Florida Commissioner of Agriculture Adam H. Putnam helped celebrated Florida Agriculture Literacy Day by reading a new book on Florida farming to second graders from Florida A&M Developmental Research School in the historic Senate Chambers of the Old Capitol in Tallahassee.
“Florida Ag Literacy Day is a wonderful opportunity to teach our next generation about the Floridians who provide the food and fiber to meet the needs of the world’s growing population,” Commissioner Putnam says.
Commissioner Putnam read the book as the children followed along with their own copies. The kids talked about their favorite foods and where they came from. Afterwards, the kids sampled Fresh From Florida fruit and vegetables and roasted peanuts.
For the 11th Annual Florida Agriculture Literacy Day, Commissioner Putnam joined more than 2,000 others, including Florida farmers, growers, ranchers, FFA and 4-H students and teachers, extension agents, master gardeners and agriculture industry representatives who read in honor of the event.
This year’s Ag Literacy book, Florida Farms at School, highlights the agricultural programs already in schools, such as Agriculture in the Classroom, 4-H, FFA, Farm to School and others. Volunteers visited more than 3,600 elementary classrooms, reaching more than 72,000 Florida students in 60 counties around the state with the message of the importance of Florida agriculture.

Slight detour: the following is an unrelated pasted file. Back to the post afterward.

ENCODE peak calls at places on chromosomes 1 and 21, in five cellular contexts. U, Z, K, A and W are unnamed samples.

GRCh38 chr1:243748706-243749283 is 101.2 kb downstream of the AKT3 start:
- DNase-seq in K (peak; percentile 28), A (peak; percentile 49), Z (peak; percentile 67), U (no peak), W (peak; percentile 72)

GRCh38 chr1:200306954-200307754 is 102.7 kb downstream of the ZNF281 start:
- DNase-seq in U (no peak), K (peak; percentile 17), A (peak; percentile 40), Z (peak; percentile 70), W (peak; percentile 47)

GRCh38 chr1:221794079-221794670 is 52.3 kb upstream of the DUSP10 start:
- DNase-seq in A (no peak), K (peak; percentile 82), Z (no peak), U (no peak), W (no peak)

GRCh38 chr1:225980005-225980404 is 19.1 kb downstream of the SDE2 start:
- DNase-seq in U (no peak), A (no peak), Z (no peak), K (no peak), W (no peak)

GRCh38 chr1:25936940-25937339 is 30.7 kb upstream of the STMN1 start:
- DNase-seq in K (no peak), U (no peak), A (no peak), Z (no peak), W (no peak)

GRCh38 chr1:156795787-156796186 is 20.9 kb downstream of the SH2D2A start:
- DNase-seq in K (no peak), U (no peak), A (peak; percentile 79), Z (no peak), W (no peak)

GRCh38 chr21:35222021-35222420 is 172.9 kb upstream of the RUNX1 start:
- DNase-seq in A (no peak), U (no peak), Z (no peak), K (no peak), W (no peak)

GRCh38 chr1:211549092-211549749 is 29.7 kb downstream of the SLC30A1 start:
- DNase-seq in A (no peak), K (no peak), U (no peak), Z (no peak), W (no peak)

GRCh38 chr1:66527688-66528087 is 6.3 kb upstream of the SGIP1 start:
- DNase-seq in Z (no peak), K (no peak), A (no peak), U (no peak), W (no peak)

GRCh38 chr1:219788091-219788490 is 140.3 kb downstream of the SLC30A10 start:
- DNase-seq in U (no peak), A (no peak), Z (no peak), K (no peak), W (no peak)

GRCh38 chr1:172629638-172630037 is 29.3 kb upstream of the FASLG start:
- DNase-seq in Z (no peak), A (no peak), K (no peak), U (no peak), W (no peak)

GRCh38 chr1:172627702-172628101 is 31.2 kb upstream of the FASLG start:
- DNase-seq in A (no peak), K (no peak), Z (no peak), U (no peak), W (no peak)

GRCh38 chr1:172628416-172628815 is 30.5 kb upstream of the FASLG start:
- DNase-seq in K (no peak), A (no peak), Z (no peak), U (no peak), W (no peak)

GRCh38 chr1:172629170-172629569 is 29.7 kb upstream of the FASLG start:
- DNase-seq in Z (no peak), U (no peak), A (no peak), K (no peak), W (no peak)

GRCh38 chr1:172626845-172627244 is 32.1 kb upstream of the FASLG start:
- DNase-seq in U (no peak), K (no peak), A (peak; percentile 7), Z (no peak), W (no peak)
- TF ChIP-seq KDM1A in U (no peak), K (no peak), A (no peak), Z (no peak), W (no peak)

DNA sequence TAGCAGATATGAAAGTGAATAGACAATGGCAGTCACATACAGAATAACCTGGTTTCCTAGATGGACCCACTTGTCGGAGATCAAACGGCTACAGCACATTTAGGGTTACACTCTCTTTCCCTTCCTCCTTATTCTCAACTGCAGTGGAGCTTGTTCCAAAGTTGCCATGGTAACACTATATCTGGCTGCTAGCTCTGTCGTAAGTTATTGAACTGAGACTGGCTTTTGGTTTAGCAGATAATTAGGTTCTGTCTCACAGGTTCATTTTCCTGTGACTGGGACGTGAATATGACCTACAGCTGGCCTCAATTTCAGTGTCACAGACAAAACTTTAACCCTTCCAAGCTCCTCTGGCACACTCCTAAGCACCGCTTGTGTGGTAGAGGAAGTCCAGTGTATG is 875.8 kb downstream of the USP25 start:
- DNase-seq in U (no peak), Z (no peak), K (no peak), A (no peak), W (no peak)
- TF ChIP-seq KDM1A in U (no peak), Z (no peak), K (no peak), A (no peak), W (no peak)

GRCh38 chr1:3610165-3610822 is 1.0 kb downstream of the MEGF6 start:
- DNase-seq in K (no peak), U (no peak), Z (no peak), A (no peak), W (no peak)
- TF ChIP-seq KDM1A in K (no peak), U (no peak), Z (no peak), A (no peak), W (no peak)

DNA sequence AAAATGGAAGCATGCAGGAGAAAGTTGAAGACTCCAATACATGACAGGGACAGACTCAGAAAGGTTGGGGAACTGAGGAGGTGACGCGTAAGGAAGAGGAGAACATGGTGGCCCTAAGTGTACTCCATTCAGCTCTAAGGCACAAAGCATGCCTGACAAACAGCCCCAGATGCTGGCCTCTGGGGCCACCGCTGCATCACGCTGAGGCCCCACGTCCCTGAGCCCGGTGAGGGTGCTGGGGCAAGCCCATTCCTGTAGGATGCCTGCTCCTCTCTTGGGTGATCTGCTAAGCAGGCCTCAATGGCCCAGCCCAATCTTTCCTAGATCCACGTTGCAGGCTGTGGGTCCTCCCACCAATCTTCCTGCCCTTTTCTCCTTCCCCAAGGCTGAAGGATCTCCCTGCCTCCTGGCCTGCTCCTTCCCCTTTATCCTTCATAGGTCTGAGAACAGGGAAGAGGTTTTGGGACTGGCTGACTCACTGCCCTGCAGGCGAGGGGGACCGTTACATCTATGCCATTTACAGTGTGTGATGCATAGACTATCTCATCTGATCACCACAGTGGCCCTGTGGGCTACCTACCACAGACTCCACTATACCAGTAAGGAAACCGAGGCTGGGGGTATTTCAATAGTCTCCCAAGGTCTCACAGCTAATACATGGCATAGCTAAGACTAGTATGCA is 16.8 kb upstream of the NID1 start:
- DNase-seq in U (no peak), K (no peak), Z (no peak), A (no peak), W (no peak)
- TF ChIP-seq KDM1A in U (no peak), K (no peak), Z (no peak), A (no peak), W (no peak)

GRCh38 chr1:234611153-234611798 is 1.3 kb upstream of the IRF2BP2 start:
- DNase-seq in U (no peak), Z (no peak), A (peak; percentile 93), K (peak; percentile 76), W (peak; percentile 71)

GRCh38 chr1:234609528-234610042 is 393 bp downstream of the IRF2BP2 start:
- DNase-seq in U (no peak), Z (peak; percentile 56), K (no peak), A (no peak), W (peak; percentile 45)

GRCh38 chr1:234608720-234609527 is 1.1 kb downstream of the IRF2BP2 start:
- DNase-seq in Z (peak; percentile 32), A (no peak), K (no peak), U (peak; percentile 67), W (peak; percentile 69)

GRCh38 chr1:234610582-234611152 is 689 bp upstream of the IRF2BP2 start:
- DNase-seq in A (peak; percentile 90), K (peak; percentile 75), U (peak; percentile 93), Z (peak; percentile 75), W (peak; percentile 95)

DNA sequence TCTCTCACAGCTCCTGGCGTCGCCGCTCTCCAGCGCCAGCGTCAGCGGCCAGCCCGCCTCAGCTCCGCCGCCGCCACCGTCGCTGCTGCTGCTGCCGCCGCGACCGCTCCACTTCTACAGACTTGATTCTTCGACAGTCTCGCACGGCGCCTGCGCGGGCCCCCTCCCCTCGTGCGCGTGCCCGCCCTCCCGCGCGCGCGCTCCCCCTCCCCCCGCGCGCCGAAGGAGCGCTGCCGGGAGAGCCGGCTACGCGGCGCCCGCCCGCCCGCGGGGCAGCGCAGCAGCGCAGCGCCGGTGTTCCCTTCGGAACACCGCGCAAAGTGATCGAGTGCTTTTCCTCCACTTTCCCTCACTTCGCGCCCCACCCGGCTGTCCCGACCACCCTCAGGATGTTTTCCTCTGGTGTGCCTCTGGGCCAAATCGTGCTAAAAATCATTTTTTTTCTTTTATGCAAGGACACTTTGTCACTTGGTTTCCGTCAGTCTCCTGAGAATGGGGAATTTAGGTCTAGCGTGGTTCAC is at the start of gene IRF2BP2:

“Florida Agriculture Literacy Day has become a very popular program in our industry because it gives farmers and others involved in agriculture a chance to step into the classroom and educate students about the important role agriculture plays in students’ daily lives,” says Ken Barton, chairman of the Florida Agriculture in the Classroom board of directors and executive director of the Florida Peanut Producers Association.
Florida Ag Literacy Day is sponsored by Florida Agriculture in the Classroom Inc., a nonprofit organization that develops and trains teachers and agriculture industry volunteers in agriculture curriculum in order to educate students on the importance of agriculture in Florida. The nonprofit is funded by sales of the specialty agricultural license plate known as the Ag Tag.